I’m not sure when it became (or rather, why it still is) an expectation for everyone to match up and be in a relationship. Sure, being single sometimes sucks. But I think we often underestimate the importance of being single. I think we put so much pressure on ourselves and on other people to be paired up that we don’t take a second to stop and realize that being single doesn’t make you less of a complete person. In fact, I’d argue that learning how to be single well is a skill that will be necessary in your quest for wholeness. I think being single teaches you a lot about yourself and a lot about life.
1) Being alone and being lonely are not the same thing – When you’re feeling lonely it’s easy to blame the fact that you’re not in a relationship for that emotion. But the truth is, while I’m technically alone (as in, I don’t have a boyfriend), I’m not a lonely person. Sure, there are moments of loneliness but I had moments of loneliness even while I was in relationships, if I could be honest here for a second. Those moments, though, are not and have never been tied directly to my relationship status. Everyone gets down sometimes, but I ultimately have things and people in my life that make it full. Single doesn’t equal alone.
2) Finding things you love to do, without another person, makes you a richer person — I took poetry classes. I just signed up for a photography class. I go to the local coffee shop every Saturday and write for hours. I sit in Bryant Park when the weather is nice and read a book. I know what I love to do when I’m free to do anything at all.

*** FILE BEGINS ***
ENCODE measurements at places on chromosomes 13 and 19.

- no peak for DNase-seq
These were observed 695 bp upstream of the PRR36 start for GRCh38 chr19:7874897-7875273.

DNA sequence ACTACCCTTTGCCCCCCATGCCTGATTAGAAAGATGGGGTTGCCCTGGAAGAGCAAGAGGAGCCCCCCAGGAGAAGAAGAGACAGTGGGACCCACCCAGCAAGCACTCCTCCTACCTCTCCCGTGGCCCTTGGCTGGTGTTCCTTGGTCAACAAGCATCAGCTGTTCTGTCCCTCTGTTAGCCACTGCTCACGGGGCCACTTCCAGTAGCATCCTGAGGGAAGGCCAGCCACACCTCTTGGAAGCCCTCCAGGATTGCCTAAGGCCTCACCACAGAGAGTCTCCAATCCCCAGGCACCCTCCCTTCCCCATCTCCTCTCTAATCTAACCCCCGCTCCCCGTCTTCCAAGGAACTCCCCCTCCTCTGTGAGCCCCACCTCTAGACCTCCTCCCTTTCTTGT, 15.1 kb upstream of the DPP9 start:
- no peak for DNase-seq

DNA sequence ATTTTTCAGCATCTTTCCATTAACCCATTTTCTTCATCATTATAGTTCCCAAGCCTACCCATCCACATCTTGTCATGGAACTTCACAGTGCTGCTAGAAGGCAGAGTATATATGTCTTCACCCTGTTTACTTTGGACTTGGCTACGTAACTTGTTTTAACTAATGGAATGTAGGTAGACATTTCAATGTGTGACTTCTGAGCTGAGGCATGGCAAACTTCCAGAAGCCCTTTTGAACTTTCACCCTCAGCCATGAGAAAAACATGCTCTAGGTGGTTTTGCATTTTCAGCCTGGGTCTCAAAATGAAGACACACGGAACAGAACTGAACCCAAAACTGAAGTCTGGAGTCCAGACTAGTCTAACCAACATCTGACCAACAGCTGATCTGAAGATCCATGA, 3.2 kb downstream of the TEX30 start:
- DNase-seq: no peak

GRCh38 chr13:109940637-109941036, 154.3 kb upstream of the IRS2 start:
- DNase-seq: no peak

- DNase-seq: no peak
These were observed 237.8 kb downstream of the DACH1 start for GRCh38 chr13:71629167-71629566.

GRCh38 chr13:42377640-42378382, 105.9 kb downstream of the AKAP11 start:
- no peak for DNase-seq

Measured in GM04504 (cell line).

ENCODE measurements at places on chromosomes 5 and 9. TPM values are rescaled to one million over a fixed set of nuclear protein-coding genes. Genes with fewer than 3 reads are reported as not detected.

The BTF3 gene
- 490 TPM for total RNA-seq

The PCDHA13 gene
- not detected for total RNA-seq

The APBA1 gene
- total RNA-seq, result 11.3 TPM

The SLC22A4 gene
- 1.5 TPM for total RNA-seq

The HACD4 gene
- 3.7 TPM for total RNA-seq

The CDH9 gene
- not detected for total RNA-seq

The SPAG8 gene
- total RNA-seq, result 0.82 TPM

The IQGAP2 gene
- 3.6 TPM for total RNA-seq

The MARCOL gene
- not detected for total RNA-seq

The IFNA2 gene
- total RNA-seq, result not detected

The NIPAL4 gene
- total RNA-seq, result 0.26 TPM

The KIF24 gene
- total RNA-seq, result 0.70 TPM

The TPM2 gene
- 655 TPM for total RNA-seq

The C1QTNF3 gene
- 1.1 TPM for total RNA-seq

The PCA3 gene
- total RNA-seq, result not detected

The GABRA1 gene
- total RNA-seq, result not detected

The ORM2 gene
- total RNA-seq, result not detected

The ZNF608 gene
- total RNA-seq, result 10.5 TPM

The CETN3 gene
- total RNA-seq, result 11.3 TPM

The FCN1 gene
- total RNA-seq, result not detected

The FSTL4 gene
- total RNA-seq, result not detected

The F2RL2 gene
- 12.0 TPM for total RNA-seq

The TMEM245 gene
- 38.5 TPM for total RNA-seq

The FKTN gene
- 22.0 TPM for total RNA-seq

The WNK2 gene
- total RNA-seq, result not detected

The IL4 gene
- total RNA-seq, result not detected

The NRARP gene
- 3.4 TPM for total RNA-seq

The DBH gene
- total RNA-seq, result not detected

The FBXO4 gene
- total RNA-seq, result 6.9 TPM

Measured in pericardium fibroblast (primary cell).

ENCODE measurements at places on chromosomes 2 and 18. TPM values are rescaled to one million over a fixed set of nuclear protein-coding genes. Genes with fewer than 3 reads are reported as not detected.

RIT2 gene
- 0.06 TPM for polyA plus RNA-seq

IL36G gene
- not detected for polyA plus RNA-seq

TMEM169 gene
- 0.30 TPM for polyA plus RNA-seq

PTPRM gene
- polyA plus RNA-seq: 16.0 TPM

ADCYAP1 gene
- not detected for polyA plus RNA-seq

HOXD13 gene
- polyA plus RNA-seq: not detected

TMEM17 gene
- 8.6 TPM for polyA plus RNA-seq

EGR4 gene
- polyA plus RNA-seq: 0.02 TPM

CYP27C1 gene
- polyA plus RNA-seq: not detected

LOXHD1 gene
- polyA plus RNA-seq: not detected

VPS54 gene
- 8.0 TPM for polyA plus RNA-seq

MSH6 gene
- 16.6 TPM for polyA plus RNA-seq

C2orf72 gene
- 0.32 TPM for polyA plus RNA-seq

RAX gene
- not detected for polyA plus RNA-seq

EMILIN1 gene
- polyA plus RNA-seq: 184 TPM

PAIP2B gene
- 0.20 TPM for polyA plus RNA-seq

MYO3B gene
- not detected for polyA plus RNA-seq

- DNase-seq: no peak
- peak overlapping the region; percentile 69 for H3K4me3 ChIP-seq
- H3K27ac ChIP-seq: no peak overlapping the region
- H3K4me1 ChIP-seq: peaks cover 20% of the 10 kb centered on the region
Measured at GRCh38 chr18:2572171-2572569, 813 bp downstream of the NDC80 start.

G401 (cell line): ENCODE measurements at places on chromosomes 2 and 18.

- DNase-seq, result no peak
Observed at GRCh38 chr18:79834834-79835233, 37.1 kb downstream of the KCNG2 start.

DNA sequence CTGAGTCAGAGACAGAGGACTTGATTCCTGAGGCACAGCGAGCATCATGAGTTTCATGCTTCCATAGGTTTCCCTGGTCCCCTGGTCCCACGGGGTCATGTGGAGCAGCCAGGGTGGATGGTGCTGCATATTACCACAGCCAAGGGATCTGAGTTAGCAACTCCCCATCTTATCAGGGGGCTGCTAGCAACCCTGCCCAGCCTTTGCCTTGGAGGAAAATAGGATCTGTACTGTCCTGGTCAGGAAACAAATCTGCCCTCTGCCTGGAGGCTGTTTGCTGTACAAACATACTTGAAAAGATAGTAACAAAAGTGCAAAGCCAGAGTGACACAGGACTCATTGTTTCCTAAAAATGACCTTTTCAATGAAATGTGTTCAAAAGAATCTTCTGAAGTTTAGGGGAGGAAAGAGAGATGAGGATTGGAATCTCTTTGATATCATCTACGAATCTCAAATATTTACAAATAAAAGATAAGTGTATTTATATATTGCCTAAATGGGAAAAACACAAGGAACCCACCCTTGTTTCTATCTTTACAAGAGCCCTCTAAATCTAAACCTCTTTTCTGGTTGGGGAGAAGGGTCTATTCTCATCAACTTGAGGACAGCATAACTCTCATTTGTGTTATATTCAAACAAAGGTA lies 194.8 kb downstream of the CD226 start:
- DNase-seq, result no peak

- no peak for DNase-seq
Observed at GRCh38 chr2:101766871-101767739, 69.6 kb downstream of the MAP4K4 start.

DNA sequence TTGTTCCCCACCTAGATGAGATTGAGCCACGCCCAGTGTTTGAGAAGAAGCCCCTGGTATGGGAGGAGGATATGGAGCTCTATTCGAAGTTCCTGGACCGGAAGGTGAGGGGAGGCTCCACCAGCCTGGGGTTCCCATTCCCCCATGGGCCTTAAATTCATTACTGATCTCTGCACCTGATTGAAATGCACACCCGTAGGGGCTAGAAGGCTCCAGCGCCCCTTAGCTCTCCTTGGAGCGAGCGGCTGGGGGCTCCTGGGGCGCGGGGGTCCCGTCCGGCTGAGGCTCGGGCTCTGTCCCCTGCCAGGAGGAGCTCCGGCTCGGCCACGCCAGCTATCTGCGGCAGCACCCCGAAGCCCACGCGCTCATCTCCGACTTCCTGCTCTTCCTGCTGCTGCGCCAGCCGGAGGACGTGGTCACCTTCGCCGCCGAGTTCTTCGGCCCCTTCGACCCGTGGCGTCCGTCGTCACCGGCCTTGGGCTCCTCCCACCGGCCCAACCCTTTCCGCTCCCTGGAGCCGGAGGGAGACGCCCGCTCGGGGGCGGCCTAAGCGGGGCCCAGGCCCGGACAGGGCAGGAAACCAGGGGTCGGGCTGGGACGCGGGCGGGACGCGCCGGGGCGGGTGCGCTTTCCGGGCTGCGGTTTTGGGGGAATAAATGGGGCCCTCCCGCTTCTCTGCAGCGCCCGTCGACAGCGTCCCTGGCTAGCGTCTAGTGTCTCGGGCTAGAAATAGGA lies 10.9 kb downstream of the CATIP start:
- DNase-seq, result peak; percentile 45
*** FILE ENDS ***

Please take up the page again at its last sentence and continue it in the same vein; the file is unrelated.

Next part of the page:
3) You get more confidence if you’re doing it right – If you only look at being single as the time when you’re between relationships, that’s how others will perceive you. You’ll be the person that’s always paired up, or working on being paired up. But when you learn how to be single really well, I think you ooze confidence. You’re standing tall all by yourself, even though no one is writing you love notes and sending good luck texts your way before a big meeting. When you’re going through a break up, there’s a period of time when you think you’ll never be able to do anything the same way you used to without the other person. And sure, you can’t. But you can do it better.
4) Some things you think you do only when you’re in a relationship are things you should probably do anyway – you shouldn’t only shave your legs when you’re in a relationship, ladies. Bare legs on cool sheets are amazing, even if there’s no one curled up next to you. There are things we do in a relationship (leave work early to make sure you’re able to spend an evening in with your significant other; go to the gym to stay fit and looking good naked; unplug for a weekend and focus on the life in front of you; skip making out with shady strangers at bars; etc.) that you should be doing for YOU – not for other people. And when you’re single, you’ll miss those things. Do them anyway.
5) You get to know yourself, without another person’s image of you clouding your judgment – I have an ex who loved my hair curly. So I wore my hair curly. I HATE my hair curly. When we broke up, I got my hair professionally straightened. Because I liked myself better that way. And I was the only person I needed to worry about pleasing. Stop asking your significant other if you look fat in that dress. Just look in the mirror and decide for yourself.
6) You can keep a really busy schedule all on your own – repeat after me: I do not need a boyfriend to have something to do. I’m actually concerned that if I get a boyfriend, I won’t be able to make time to see him. Between work, various groups of friends, and ME time; I keep a really packed schedule. It’s hard when you’re in a relationship to imagine the bulk of your time spent doing anything else with anyone else… but you can do it.
Take advantage of being single — the right way. I’d love to hear what everyone else out there learned while they were ridin’ solo (yeah, I said ridin’ solo…).